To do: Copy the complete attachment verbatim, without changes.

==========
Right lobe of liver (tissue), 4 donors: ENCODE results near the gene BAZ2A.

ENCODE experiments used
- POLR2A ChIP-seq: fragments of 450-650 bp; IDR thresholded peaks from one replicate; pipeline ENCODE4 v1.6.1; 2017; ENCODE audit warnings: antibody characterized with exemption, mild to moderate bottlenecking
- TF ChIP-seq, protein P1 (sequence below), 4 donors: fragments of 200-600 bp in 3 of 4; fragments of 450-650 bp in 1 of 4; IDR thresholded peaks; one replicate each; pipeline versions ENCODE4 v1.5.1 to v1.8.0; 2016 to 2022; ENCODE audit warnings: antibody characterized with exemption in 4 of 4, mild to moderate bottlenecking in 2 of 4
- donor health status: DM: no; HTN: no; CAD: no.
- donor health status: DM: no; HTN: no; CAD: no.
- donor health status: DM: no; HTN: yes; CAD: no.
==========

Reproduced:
Right lobe of liver (tissue), 4 donors: ENCODE results near the gene BAZ2A.

ENCODE experiments used
- POLR2A ChIP-seq: fragments of 450-650 bp; IDR thresholded peaks from one replicate; pipeline ENCODE4 v1.6.1; 2017; ENCODE audit warnings: antibody characterized with exemption, mild to moderate bottlenecking
- TF ChIP-seq, protein P1 (sequence below), 4 donors: fragments of 200-600 bp in 3 of 4; fragments of 450-650 bp in 1 of 4; IDR thresholded peaks; one replicate each; pipeline versions ENCODE4 v1.5.1 to v1.8.0; 2016 to 2022; ENCODE audit warnings: antibody characterized with exemption in 4 of 4, mild to moderate bottlenecking in 2 of 4
- donor health status: DM: no; HTN: no; CAD: no.
- donor health status: DM: no; HTN: no; CAD: no.
- donor health status: DM: no; HTN: yes; CAD: no.